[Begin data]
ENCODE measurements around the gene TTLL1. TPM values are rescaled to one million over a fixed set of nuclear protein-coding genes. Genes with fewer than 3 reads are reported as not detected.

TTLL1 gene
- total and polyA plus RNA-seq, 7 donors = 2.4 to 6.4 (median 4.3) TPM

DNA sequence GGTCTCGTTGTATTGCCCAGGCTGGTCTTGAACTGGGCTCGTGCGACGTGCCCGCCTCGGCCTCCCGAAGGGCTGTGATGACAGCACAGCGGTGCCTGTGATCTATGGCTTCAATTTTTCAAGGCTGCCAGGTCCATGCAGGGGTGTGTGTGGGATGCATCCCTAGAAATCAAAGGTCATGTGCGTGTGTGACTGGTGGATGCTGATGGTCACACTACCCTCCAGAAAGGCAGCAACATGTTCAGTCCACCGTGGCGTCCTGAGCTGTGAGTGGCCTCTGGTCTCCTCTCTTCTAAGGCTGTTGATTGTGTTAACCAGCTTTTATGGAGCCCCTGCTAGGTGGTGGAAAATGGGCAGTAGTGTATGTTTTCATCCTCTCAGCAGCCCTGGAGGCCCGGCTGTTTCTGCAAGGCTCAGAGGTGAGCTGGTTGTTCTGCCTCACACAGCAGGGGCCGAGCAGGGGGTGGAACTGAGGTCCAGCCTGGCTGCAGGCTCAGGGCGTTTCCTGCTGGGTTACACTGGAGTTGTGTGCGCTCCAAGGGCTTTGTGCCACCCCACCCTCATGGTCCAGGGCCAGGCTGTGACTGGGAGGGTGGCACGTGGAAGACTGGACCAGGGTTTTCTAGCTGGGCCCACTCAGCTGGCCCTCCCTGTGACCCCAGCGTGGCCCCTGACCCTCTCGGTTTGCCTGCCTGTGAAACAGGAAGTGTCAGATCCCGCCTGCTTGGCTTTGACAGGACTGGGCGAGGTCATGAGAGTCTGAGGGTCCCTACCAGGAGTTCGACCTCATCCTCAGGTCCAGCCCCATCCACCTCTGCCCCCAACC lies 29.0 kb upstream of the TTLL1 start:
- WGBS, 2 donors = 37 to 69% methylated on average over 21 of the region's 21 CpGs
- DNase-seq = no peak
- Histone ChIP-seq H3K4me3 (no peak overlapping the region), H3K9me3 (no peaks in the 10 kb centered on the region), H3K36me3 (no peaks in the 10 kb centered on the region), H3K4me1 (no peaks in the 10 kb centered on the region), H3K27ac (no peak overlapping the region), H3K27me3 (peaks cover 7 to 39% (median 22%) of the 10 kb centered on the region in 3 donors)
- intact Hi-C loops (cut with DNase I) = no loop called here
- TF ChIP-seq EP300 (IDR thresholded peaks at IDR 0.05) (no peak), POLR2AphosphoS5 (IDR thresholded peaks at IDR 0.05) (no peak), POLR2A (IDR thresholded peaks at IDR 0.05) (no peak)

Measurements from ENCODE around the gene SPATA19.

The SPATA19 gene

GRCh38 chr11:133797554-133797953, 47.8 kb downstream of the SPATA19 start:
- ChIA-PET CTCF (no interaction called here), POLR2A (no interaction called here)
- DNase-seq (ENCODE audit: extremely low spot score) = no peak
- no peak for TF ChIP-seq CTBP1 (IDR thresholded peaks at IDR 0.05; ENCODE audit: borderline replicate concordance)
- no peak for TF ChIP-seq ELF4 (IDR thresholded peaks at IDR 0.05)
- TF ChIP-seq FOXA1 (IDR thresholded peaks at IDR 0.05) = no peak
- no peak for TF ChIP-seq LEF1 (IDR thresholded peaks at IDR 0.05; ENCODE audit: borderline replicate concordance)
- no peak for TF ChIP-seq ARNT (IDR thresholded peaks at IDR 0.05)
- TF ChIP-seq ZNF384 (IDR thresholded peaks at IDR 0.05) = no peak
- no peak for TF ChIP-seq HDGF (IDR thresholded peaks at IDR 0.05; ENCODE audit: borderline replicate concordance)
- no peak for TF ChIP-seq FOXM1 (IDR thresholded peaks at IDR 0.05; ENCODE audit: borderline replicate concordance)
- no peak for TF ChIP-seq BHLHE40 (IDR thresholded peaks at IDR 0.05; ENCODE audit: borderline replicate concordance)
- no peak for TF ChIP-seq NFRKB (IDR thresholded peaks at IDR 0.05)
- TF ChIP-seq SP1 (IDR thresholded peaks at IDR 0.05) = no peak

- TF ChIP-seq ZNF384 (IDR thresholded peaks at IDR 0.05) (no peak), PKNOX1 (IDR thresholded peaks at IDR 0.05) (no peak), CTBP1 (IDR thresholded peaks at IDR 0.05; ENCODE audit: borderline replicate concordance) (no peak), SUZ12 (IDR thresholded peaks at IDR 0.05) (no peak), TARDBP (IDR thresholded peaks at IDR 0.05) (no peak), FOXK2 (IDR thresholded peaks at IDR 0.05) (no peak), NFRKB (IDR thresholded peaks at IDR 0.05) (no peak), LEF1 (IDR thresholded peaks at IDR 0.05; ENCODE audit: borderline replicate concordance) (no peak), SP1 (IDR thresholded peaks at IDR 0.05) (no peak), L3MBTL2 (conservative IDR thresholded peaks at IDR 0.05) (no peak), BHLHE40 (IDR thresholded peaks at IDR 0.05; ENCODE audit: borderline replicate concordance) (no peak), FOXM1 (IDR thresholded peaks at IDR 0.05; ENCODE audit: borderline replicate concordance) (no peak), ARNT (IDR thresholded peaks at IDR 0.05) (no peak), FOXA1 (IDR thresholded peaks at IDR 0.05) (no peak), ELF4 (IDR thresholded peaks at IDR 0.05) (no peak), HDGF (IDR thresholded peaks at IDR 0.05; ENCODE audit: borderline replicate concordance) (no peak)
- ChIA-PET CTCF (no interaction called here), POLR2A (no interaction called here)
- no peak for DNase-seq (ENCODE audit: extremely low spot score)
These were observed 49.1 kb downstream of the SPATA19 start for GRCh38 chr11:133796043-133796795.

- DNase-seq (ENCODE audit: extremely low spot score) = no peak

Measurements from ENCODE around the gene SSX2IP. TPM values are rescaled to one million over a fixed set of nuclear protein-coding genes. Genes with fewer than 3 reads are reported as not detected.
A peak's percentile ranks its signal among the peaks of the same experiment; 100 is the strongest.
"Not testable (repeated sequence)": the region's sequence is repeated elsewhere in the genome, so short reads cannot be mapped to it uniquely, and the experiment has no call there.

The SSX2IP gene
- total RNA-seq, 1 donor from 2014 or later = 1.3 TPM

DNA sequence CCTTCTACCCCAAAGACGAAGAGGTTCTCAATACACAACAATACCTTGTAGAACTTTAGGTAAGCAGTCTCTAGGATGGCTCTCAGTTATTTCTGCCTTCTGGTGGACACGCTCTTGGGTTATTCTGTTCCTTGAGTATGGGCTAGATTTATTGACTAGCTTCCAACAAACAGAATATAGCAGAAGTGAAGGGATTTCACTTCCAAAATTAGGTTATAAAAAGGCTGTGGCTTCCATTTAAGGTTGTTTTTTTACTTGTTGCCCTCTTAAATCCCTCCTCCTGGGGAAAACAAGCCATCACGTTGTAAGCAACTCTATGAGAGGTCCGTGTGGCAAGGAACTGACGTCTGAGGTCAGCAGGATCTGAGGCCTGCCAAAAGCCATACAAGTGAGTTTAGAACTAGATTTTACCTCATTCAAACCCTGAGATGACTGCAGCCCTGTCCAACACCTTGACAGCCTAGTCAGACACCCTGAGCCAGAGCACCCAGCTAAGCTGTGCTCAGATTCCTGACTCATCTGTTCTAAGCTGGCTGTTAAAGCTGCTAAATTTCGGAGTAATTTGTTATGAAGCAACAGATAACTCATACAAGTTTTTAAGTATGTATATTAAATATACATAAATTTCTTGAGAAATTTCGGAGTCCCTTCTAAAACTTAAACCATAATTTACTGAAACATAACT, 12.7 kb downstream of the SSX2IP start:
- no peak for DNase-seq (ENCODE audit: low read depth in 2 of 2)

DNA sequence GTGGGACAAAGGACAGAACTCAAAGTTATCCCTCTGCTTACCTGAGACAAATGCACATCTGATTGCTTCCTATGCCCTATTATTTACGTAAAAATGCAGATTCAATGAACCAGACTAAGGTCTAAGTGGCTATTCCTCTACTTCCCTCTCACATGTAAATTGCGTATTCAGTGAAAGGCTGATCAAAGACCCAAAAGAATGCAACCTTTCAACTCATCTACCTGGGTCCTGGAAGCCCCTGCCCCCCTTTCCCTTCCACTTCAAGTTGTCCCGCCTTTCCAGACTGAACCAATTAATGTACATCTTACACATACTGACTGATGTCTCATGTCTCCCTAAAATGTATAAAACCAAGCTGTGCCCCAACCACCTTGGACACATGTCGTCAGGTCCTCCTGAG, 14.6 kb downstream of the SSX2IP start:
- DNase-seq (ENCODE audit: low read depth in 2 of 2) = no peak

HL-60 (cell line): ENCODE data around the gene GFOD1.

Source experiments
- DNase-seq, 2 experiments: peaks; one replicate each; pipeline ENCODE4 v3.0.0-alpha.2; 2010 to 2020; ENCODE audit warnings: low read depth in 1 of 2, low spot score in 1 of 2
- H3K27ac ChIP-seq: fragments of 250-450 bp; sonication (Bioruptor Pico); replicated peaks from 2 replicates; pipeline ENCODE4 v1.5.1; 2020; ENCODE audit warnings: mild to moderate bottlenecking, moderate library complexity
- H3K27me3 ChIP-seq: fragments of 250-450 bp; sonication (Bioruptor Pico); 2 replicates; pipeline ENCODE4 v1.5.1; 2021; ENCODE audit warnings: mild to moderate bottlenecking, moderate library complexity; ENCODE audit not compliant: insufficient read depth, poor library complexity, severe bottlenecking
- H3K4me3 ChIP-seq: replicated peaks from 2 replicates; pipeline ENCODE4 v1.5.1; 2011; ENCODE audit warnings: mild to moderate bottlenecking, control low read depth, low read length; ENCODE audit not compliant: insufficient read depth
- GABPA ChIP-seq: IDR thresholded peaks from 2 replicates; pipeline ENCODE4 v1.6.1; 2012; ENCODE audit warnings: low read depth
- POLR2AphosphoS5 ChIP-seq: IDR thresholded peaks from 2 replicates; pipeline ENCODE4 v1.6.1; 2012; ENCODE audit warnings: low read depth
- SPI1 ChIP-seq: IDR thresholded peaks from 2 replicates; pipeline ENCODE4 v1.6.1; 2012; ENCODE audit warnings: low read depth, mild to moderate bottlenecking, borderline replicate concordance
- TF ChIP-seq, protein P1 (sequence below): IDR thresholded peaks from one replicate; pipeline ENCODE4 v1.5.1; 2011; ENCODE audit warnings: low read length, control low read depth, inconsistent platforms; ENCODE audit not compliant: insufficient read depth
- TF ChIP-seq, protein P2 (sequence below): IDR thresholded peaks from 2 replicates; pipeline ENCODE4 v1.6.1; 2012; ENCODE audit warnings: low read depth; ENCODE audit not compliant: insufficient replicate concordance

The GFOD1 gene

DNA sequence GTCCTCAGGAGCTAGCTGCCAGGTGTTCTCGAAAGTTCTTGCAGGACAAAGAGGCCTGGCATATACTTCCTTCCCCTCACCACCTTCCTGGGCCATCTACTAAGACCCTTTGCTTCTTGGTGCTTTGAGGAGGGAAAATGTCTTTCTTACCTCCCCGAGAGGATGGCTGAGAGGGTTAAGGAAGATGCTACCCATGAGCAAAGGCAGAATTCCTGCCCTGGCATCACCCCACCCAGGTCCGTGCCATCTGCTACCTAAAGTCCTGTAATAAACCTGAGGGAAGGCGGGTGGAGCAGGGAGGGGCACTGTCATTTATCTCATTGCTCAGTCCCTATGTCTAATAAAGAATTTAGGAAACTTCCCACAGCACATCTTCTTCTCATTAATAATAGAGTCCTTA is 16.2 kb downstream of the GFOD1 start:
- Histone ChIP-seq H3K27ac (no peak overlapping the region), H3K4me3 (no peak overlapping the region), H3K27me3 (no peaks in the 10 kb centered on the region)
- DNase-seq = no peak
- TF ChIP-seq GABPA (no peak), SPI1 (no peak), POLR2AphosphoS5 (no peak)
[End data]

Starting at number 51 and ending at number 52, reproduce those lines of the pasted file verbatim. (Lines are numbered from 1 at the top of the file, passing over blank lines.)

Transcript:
The GFOD1 gene

DNA sequence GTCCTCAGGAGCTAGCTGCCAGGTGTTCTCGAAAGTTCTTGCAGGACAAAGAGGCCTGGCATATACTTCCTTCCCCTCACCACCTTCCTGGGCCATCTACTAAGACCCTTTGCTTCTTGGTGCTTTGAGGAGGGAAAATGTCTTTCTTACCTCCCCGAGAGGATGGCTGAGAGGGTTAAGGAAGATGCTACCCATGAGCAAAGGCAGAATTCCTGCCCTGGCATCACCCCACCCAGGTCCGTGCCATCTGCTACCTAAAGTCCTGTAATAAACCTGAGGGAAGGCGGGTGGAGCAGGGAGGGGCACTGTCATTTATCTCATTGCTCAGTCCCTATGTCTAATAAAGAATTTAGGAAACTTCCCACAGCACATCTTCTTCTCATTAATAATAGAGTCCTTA is 16.2 kb downstream of the GFOD1 start: